Now that you two are living together, time apart is crucial — just as crucial as time spent together was before you moved in. “Even though you love your partner, your alone time is still important and not an in any way a lack of affection or love,” Holbrook said. “You may have to be more diligent about taking time for yourself, knowing that it serves your relationship in very positive ways.”
8. Spending enough quality time together
While living together likely means you go to sleep next to each other every night and wake up to each other every morning, this can sometimes make it difficult to forget scheduling in quality time. “Before you lived together, time together was precious, not to be squandered, but now you might take it for granted because you see the person every day,” explained Claudia Six, Ph.D., sexologist, relationship coach, and author of Erotic Integrity. But try your best not to.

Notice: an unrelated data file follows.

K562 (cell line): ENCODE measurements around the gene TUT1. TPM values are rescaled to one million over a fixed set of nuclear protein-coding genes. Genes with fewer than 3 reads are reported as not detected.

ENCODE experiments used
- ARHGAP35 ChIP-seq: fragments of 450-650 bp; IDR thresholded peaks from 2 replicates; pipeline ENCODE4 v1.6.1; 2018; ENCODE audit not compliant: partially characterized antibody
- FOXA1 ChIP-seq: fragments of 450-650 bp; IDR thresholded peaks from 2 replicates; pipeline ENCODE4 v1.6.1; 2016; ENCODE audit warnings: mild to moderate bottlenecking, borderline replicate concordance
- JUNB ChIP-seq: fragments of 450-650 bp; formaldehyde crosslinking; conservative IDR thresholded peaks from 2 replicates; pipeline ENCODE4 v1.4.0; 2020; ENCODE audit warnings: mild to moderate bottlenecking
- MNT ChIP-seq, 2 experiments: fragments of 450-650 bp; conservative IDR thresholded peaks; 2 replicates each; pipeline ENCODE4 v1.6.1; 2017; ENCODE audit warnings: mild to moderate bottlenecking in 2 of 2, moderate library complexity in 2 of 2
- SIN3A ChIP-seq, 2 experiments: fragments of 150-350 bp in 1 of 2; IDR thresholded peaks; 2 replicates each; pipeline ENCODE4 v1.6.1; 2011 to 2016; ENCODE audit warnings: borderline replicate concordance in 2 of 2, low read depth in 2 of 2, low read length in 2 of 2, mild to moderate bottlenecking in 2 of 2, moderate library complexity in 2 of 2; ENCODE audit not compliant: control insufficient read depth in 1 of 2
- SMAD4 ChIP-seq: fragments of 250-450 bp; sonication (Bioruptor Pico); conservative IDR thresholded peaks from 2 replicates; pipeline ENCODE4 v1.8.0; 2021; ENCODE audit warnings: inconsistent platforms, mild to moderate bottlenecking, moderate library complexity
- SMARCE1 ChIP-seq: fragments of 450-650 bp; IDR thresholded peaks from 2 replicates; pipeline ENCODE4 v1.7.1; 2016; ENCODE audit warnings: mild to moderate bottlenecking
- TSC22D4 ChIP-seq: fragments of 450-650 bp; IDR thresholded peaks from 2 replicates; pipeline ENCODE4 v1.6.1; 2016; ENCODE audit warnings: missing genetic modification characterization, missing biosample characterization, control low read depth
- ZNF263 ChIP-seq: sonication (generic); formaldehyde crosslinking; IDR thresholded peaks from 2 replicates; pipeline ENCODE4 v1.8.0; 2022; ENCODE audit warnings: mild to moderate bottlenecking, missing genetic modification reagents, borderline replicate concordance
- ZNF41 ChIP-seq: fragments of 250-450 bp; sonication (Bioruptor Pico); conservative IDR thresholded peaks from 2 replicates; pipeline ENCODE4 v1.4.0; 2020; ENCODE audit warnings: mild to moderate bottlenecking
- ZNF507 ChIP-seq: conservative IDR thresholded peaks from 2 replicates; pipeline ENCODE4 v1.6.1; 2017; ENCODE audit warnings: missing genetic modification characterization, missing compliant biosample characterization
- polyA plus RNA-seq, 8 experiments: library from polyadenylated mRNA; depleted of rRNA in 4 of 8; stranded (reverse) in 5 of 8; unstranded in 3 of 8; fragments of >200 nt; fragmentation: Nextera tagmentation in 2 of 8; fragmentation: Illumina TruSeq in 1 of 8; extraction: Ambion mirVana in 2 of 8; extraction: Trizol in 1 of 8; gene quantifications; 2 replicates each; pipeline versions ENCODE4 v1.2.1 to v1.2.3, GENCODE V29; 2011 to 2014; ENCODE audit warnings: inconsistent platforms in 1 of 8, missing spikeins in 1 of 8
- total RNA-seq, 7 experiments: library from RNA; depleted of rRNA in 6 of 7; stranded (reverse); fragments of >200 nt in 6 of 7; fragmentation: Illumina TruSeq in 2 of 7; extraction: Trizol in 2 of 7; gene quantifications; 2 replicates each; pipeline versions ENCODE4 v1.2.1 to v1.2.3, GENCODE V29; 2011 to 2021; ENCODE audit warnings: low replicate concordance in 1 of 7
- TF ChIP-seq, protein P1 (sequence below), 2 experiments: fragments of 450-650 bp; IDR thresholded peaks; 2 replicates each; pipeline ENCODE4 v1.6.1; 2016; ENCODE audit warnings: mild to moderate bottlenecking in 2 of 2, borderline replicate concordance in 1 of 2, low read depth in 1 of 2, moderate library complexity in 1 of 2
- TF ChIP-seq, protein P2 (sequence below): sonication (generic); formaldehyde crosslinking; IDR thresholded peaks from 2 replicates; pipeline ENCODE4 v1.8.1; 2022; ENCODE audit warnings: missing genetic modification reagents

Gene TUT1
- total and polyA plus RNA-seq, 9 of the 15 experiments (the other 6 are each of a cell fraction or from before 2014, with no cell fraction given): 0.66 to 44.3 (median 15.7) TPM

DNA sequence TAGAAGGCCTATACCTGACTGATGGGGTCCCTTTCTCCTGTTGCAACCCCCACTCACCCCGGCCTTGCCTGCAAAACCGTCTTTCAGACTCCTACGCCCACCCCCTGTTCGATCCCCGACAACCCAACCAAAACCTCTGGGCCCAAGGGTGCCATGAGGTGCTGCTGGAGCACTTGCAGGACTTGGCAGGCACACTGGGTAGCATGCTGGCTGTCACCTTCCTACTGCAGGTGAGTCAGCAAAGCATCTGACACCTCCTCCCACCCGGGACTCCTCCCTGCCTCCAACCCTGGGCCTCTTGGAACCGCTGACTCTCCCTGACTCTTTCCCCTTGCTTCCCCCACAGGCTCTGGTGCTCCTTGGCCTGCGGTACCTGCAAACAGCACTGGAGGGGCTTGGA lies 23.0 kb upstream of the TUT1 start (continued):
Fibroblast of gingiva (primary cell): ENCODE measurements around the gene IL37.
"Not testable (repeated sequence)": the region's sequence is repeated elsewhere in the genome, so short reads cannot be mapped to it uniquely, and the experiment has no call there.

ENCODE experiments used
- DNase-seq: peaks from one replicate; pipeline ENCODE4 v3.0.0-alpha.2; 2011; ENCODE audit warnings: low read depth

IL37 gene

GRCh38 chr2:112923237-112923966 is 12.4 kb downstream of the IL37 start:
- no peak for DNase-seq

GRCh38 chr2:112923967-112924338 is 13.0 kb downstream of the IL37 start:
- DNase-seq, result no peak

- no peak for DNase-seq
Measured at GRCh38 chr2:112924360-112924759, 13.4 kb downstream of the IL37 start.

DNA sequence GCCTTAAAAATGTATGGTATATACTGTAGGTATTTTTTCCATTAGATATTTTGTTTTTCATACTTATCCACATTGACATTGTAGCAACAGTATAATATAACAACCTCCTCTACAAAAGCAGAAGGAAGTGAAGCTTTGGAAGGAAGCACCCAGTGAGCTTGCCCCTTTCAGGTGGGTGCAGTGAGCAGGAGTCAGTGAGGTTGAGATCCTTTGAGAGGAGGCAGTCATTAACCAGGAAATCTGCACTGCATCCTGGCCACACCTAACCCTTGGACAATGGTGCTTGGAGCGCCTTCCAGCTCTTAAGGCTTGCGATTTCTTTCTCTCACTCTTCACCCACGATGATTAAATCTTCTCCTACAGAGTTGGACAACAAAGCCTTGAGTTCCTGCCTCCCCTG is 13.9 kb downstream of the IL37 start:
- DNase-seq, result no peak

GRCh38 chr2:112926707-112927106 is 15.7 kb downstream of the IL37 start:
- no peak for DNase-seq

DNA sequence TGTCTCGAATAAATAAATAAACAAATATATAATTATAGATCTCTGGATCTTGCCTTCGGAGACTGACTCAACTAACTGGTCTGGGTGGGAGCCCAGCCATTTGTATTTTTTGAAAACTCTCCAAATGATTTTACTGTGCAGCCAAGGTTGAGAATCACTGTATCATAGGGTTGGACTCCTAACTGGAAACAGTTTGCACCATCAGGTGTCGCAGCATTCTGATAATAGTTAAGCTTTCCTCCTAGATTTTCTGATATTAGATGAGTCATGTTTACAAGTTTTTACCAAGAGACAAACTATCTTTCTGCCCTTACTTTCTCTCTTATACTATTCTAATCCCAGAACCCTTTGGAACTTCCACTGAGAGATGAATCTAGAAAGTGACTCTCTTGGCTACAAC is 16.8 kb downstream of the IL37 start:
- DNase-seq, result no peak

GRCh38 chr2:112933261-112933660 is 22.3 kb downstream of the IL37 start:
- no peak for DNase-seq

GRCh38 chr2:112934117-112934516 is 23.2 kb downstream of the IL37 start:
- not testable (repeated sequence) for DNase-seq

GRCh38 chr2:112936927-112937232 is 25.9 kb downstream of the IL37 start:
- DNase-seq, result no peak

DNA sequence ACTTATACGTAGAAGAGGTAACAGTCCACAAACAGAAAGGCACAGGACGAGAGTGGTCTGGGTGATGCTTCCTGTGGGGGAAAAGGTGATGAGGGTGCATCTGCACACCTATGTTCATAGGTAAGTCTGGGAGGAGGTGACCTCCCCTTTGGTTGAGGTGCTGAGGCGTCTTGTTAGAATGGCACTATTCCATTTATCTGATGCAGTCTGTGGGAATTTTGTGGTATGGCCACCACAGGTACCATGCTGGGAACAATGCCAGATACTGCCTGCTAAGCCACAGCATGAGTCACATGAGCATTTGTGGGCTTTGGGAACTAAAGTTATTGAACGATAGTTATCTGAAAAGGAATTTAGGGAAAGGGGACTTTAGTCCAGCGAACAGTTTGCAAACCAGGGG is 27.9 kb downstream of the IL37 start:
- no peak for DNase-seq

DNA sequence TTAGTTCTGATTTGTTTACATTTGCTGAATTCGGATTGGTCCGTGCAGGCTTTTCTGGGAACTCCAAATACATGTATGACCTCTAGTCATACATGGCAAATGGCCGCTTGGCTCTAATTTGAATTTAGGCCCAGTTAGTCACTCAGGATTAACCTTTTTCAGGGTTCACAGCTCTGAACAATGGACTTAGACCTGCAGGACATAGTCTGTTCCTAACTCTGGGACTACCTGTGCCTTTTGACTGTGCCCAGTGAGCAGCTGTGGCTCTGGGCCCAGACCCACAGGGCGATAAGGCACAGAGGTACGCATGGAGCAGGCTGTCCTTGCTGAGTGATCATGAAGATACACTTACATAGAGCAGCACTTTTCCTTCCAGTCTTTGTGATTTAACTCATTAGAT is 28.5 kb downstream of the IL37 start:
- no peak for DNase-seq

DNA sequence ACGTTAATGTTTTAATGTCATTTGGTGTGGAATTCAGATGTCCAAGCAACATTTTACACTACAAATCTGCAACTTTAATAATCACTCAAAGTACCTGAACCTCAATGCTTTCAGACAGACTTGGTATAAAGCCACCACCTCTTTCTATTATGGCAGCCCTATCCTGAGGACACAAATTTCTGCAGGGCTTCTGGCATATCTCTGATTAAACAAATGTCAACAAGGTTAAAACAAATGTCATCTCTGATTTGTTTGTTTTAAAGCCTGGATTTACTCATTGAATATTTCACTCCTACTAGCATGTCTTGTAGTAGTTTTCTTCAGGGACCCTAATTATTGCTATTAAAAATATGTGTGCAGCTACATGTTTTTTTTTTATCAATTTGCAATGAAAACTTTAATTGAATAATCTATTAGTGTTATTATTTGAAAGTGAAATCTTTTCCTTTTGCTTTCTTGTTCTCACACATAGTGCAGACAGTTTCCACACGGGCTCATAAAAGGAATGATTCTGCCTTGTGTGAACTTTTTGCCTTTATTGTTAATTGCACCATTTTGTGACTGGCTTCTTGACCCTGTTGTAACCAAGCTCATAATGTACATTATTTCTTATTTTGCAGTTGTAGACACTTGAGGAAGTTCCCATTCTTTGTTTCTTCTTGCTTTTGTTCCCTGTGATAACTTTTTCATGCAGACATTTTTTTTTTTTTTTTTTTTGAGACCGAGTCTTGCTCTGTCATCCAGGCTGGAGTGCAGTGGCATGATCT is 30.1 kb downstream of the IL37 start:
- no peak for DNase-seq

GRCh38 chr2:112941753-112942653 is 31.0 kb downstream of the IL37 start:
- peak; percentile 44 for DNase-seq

9. Figuring out the right amount of transparency
While living together might mean knowing your partner’s schedule and when they will be home, there should still be limits. “Although I’m not a proponent for 100% transparency (your partner doesn’t have to know your poop schedule), you do need to be willing to be vulnerable and open about the stuff that matters,” Holbrook explained. “Be prepared when they accidentally come across things that were once more private, like your furry convention picture album.” And those items that you really don’t want your partner seeing — like your journal from high school or those naked selfies of your ex — get rid of them or lock them away.
“One of the keys to great sex is looking forward to it happening,” said Holbrook. “When you live in separate places, having sex takes at least a bit of planning because you have to be together.” Before you lived together, it was probably easy to predict when you’d have sex with your partner. Maybe it was every Friday because that was your date night. However, once you sleep in the same bed every night, you no longer have the opportunity to anticipate sex because it could potentially happen every night.